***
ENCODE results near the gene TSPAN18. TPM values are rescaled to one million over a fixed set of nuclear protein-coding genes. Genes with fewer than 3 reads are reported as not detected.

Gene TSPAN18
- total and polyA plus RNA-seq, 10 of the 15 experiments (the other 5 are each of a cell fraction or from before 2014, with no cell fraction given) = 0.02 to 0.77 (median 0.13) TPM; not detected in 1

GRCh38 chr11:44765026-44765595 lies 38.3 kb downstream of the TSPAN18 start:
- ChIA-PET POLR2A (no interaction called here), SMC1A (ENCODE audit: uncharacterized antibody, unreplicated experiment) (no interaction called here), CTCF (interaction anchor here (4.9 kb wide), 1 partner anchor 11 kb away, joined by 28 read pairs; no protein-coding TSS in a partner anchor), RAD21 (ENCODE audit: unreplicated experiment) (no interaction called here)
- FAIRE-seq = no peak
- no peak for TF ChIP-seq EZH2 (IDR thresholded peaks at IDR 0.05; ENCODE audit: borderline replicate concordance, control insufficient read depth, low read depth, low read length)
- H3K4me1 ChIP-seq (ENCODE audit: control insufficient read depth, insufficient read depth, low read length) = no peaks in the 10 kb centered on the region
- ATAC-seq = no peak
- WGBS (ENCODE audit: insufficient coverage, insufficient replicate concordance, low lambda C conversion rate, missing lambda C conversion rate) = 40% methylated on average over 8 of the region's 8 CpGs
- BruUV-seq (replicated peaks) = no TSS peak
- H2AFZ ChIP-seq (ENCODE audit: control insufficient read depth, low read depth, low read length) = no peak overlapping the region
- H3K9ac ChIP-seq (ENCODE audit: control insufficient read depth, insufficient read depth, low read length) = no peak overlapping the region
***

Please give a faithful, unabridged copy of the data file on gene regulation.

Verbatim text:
ENCODE results near the gene TSPAN18. TPM values are rescaled to one million over a fixed set of nuclear protein-coding genes. Genes with fewer than 3 reads are reported as not detected.

Gene TSPAN18
- total and polyA plus RNA-seq, 10 of the 15 experiments (the other 5 are each of a cell fraction or from before 2014, with no cell fraction given) = 0.02 to 0.77 (median 0.13) TPM; not detected in 1

GRCh38 chr11:44765026-44765595 lies 38.3 kb downstream of the TSPAN18 start:
- ChIA-PET POLR2A (no interaction called here), SMC1A (ENCODE audit: uncharacterized antibody, unreplicated experiment) (no interaction called here), CTCF (interaction anchor here (4.9 kb wide), 1 partner anchor 11 kb away, joined by 28 read pairs; no protein-coding TSS in a partner anchor), RAD21 (ENCODE audit: unreplicated experiment) (no interaction called here)
- FAIRE-seq = no peak
- no peak for TF ChIP-seq EZH2 (IDR thresholded peaks at IDR 0.05; ENCODE audit: borderline replicate concordance, control insufficient read depth, low read depth, low read length)
- H3K4me1 ChIP-seq (ENCODE audit: control insufficient read depth, insufficient read depth, low read length) = no peaks in the 10 kb centered on the region
- ATAC-seq = no peak
- WGBS (ENCODE audit: insufficient coverage, insufficient replicate concordance, low lambda C conversion rate, missing lambda C conversion rate) = 40% methylated on average over 8 of the region's 8 CpGs
- BruUV-seq (replicated peaks) = no TSS peak
- H2AFZ ChIP-seq (ENCODE audit: control insufficient read depth, low read depth, low read length) = no peak overlapping the region
- H3K9ac ChIP-seq (ENCODE audit: control insufficient read depth, insufficient read depth, low read length) = no peak overlapping the region